Last week, on Thursday, July 24th, 2014 Jewish peace activists gathered in front of the Conference of Presidents of Major Jewish Organizations calling for an end to the Israeli War on Gaza.
The activists further called for an end to the occupation of the West Bank and protested the creation of further illegal settlements.
Underlying it all, those in attendance said, was a demand for freedom and dignity for all.
The group delivered the following letter to the Conference of Presidents of Major Jewish Organizations.
Dear Mr. Hoenlein,
We are here today to demand that the Conference of Presidents join our call to stop the war on Gaza, end the occupation, and forge a path forward for freedom and dignity for all people in Israel and Palestine.
Hillel, the Jewish sage of the 1st century, posed three questions that ring out across millennia. If I am not for myself, who will be for me? If I am only for myself, who am I? If not now, when? We come together to reckon with Hillel’s challenge. We are witnessing Israel’s third military operation in the Gaza strip in the past six years and are alarmed and horrified by the death and destruction being committed in our name. This is a moment of truth for the Jewish community, a moment that demands action.
If we are not for ourselves, who will be for us?
Though we interpret our Judaism in diverse ways, we are all Jews. For all of us, our tradition obligates us to a particular commitment, born of shared texts and a shared history, to the notion that all people are created equal, and that all people deserve freedom and the opportunity to forge their own future. Our own history of oppression has taught us that our freedom cannot be achieved absent the freedom of our neighbor.
If we are only for ourselves, who are we?
As we were dehumanized by the oppression we faced, we are now dehumanized by the oppression we are inflicting. The military campaign of recent weeks offers a brutal reminder that Jewish liberation cannot and will not be complete so long as Palestinians are not also free.
So long as the Jewish people are caught in an endless cycle of violence, we are not safe. So long as the Jewish people occupy and rule over another by the force of military might and the power of the gun, we are not fully human. So long as families in Sderot and Tel Aviv run to bomb shelters, we are not free. So long as Israelis demonstrating for peace are attacked by mobs, claiming to share our tradition, but chanting “death to Arabs, death to leftists” we have not achieved dignity. So long as young Israeli men and women are sent into battle every two years, to kill and be killed, we are not liberated.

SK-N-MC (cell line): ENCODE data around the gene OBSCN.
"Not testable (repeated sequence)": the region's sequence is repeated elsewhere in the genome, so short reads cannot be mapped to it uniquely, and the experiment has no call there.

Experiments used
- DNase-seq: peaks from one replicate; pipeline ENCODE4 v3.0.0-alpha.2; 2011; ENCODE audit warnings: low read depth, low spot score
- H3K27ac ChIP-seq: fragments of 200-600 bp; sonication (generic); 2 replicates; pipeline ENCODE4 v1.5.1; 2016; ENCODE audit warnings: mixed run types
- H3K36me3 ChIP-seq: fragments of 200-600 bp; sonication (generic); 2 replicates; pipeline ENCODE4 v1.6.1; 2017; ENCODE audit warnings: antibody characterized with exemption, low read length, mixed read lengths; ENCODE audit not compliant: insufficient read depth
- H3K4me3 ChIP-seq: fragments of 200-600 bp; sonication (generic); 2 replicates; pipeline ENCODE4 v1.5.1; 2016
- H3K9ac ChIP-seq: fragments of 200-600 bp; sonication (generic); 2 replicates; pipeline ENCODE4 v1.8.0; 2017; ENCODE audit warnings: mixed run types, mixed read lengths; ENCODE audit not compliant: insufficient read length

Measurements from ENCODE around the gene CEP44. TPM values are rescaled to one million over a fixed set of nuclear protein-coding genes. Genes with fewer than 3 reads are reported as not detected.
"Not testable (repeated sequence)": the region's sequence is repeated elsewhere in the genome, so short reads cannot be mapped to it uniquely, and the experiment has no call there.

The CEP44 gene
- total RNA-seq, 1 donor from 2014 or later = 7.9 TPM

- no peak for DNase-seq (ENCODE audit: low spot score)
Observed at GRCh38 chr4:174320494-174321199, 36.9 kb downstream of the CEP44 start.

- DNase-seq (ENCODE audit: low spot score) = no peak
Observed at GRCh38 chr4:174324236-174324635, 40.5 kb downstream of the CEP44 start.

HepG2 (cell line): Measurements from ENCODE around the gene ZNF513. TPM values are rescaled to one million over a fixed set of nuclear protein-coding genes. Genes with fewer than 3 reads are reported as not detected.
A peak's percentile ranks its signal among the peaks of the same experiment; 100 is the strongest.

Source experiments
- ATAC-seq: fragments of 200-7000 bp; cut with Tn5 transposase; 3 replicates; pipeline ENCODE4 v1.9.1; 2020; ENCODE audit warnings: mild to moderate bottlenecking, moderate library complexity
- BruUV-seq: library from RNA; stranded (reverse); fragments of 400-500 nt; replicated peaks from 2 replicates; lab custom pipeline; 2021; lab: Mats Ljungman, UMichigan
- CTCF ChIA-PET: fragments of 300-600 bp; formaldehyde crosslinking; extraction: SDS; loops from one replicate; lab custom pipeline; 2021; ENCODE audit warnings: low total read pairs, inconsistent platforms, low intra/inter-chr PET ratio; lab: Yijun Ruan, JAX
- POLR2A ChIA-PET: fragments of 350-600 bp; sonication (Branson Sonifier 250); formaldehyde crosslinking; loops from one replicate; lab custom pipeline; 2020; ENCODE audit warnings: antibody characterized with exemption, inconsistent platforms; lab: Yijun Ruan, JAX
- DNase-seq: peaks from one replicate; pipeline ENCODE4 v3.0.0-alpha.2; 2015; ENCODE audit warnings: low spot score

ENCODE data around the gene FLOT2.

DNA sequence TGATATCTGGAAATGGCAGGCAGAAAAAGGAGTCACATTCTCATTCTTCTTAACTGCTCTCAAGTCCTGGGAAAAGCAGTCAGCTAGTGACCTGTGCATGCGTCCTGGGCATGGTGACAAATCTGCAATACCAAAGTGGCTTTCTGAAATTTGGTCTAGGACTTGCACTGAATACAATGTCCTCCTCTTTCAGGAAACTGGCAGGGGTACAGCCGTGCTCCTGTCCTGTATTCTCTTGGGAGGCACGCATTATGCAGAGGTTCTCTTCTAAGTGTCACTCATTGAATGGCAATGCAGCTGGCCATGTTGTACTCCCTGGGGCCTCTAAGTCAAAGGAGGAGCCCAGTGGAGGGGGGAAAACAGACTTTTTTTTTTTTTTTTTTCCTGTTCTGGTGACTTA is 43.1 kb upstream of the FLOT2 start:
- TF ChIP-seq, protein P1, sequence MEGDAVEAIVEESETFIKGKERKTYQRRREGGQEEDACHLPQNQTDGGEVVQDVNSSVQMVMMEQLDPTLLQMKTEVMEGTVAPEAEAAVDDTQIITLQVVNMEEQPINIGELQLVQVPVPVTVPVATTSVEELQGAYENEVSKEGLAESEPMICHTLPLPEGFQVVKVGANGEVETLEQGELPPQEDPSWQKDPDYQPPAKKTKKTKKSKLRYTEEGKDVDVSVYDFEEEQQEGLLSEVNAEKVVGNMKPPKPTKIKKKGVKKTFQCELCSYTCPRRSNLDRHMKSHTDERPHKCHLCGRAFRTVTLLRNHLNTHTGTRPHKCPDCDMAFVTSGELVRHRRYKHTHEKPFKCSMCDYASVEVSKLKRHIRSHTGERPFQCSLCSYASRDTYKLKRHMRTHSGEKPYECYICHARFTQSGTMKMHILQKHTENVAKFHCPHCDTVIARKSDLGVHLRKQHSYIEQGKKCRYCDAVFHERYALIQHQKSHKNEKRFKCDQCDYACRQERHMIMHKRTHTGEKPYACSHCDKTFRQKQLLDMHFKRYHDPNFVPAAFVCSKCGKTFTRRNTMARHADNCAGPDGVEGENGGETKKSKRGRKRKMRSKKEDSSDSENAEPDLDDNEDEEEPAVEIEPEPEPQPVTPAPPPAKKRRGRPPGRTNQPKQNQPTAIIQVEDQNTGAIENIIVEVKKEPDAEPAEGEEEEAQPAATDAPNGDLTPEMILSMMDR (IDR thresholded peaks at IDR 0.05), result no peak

We grieve for the death and destruction in Gaza. Over 730 Palestinians, and 35 Israelis, to date.
As we grieve, we are outraged. Outraged that so many speak of Palestinians as if their lives were worth less than our own, outraged at the justifications offered for the killing of so many. And we are outraged at all those who have missed opportunities to stop this nightmare, and have resigned themselves, and their country, and their people, to perpetual occupation and violence.
If not now, when?
We reject the view that “we have no choice,” that this violence is necessary and inevitable. We act because too many in our community endorse this dangerous view in our name. In a moment that necessitates courage and foresight, too many abdicate responsibility.
We come together to say — enough. Too many lives have been lost.
Today, we visit the office of the Conference of Presidents of Major Jewish Organizations, which claims to represent us. It does not. We will recite the mourner’s kaddish for those who have died over the last weeks, we will consecrate their memory by reading their names, and we will call on the representatives of our community to join us as we demand an end the war on Gaza, an end to occupation, and freedom and dignity for all people of the region.
Join with us. Stop the war on Gaza. End the Occupation. Freedom and Dignity for all.
If not now, when?
Watch the video below and share with a friend, using #IfNotNow as the accompanying hashtag.
(Article M.B. David)